I chose this map/timeline to blog about because it gives a great visual representation of what exactly is going in Canada from 1700 – 1999. We can see how our country changed from being basically two European colonies in the east to the structured provinces we have now. When viewing the Canadian geographical map/timeline, it’s amazing to see how young our country really is. Canada is still evolving and “growing up” so to speak. Our last edit to our geography was making Nunavut a territory, and happened in 1999. That’s sixteen years ago! Not long at all, compared to other places. For example, the United Kingdom’s last change in borders was in 1922, when Southern Ireland gained independence.

To me, it seems that as Europeans explored westward, they discovered all the different resources Canada had to offer. Growing, harvesting, and exporting wheat from the prairies gave Canada’s economy a boost, enabling people to explore further. When the government encouraged Canadians to explore further, offering “…free land to anyone who would clear and work it.” (Canadian Geographic: Historical Maps). In Alberta, BC, and the Yukon they  found precious minerals and oil. Remember the Klondike gold rush? Caused by the exploration of European settlers. The Aboriginals didn’t really need the gold for any reason other than decoration or ceremony – but I think they should have gotten a say in what happened (remember, it was their land) before a bunch of people bring up their pickaxes and gold pans to set up roads, supply routes, and buildings. Once the gold is gone, the deserted remains of the town make the land unsuitable for farming or animal life, so the land has to be left to be reclaimed by nature, which can take many years. Worse yet, mines that are no longer operating can still pollute the surrounding environment.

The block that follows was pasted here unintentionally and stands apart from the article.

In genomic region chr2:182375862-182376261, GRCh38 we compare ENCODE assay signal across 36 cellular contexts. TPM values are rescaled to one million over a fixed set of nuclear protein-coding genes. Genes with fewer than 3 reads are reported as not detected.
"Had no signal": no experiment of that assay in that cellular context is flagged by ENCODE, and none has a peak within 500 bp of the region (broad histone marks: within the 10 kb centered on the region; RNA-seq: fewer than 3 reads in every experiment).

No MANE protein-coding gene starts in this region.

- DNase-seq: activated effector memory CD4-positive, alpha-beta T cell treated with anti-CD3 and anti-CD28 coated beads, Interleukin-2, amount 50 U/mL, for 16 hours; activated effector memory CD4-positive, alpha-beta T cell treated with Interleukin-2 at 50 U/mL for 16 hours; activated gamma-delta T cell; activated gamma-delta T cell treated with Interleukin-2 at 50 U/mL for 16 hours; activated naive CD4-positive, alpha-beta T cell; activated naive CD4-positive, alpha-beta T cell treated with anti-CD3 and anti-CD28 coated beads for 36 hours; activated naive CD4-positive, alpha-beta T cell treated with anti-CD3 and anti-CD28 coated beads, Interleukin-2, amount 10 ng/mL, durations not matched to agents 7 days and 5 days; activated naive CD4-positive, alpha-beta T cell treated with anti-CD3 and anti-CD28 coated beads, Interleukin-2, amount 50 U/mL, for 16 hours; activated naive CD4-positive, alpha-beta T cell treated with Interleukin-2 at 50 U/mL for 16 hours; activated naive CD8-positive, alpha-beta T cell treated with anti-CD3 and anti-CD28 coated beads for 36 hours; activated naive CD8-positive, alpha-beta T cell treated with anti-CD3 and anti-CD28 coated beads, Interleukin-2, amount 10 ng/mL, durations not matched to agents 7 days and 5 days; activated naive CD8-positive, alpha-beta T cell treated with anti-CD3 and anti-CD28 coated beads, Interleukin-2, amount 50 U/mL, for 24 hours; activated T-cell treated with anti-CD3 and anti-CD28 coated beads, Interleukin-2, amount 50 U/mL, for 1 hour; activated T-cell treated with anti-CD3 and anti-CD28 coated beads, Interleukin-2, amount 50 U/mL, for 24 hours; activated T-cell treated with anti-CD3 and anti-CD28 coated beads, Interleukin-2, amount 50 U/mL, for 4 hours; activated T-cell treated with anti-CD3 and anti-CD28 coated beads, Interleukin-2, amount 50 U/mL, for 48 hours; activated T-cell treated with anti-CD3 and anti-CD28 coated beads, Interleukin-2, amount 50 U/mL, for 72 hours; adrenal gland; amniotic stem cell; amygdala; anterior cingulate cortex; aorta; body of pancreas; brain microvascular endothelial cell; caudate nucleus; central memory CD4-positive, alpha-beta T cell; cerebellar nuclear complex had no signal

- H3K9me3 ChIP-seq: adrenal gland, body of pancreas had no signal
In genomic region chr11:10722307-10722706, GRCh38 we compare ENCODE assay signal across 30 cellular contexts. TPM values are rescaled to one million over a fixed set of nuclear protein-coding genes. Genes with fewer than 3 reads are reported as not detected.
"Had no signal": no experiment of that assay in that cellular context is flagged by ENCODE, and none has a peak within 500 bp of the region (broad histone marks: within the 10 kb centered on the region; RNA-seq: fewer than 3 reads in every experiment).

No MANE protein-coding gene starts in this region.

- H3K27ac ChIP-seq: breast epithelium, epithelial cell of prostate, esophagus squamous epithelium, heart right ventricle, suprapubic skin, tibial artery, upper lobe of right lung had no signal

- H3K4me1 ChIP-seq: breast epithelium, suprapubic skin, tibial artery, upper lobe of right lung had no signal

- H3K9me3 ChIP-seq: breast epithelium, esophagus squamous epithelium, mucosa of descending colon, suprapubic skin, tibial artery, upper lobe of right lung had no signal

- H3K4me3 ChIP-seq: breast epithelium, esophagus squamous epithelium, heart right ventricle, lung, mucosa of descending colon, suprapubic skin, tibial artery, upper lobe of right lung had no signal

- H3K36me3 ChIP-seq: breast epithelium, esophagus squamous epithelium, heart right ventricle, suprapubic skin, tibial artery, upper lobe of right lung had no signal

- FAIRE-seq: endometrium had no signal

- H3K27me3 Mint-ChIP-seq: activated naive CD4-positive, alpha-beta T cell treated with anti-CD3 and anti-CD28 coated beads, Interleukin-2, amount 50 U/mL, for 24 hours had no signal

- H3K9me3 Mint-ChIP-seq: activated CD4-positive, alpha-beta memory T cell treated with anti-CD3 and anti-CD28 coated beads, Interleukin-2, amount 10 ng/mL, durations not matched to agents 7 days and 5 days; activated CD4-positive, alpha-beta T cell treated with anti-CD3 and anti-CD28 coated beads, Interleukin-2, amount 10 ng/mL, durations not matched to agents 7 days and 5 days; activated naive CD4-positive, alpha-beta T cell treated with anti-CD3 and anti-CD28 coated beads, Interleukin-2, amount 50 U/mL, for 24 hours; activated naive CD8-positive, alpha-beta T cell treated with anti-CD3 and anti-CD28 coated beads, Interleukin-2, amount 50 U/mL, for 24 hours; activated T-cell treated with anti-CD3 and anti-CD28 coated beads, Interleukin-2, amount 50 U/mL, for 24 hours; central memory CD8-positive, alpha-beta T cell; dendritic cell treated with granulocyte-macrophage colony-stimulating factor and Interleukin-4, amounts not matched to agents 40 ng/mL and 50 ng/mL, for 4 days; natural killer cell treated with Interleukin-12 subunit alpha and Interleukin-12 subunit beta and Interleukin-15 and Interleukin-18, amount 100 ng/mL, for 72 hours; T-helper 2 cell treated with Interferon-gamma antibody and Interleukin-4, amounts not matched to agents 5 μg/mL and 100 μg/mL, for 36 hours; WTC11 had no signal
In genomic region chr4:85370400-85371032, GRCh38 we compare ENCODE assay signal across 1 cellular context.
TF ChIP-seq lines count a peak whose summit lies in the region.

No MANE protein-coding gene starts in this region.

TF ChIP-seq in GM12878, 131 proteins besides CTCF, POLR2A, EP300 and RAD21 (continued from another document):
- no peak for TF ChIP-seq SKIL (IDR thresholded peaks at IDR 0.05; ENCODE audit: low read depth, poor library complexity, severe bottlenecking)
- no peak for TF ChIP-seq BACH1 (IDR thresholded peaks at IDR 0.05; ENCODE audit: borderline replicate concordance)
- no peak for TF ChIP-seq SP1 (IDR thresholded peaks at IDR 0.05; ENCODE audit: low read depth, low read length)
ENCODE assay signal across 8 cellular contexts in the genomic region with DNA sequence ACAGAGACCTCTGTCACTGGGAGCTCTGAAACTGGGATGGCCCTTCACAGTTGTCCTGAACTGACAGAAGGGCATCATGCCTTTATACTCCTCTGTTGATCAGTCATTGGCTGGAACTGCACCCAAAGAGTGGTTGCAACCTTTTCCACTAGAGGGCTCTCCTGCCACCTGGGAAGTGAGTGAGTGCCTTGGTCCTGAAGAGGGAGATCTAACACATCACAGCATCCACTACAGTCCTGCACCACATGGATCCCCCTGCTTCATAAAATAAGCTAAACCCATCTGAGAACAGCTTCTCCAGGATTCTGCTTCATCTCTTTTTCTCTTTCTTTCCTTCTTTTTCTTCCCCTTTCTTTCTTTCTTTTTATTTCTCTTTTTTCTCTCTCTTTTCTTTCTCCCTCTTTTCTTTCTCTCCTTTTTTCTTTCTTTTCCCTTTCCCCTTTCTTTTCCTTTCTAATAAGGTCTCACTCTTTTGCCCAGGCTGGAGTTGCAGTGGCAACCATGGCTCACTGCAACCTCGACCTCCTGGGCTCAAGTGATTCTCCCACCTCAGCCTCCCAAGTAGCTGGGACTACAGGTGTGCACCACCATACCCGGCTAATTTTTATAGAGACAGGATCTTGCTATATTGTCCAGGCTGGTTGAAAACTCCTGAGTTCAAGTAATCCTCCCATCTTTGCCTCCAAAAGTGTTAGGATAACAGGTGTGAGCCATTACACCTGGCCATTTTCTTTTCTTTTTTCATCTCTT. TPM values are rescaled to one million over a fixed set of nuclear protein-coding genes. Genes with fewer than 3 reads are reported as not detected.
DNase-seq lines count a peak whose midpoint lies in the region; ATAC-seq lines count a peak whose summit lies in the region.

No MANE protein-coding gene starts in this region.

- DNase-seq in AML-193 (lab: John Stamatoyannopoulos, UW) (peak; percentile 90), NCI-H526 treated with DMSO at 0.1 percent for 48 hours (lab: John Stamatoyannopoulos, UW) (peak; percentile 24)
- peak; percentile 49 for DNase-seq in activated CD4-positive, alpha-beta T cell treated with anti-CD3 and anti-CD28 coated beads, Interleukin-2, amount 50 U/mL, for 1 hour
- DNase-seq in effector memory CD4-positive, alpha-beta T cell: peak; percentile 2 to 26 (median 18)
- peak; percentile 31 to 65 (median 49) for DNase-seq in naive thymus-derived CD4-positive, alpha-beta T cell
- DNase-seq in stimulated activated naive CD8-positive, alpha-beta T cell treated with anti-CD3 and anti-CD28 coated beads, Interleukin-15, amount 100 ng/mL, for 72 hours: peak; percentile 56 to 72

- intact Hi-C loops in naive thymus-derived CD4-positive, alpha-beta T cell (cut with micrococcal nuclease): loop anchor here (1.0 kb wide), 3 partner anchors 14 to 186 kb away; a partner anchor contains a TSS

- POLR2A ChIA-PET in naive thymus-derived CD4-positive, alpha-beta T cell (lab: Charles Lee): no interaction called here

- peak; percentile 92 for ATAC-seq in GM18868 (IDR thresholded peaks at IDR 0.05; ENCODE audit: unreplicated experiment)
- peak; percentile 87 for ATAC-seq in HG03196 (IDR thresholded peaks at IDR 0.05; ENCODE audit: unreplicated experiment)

There are several differences in how Europeans mapped out this country in comparison to the indigenous people, the First Nations. The First Nations people had many different groups spread throughout Canada, with not much visual or text records of their land. Other than knowing where different language groups generally lived, most knowledge about the land was passed down through oral tradition. The whole idea of “your land” and “my land” didn’t really exist with the First Nations, which lead to problems when Europeans colonized Canada.

Map of First Nations populations and languages. Data used for this map is from 1996. Image taken from “Canada’s First Peoples” website.

The current 50 languages of Canada’s indigenous peoples belong to 11 major language families – ten First Nations and Inuktitut. Canada’s Aboriginal languages are many and diverse, and their importance to indigenous people immense. This map shows the major aboriginal language families by community in Canada for the year 1996.”

Canada’s First Peoples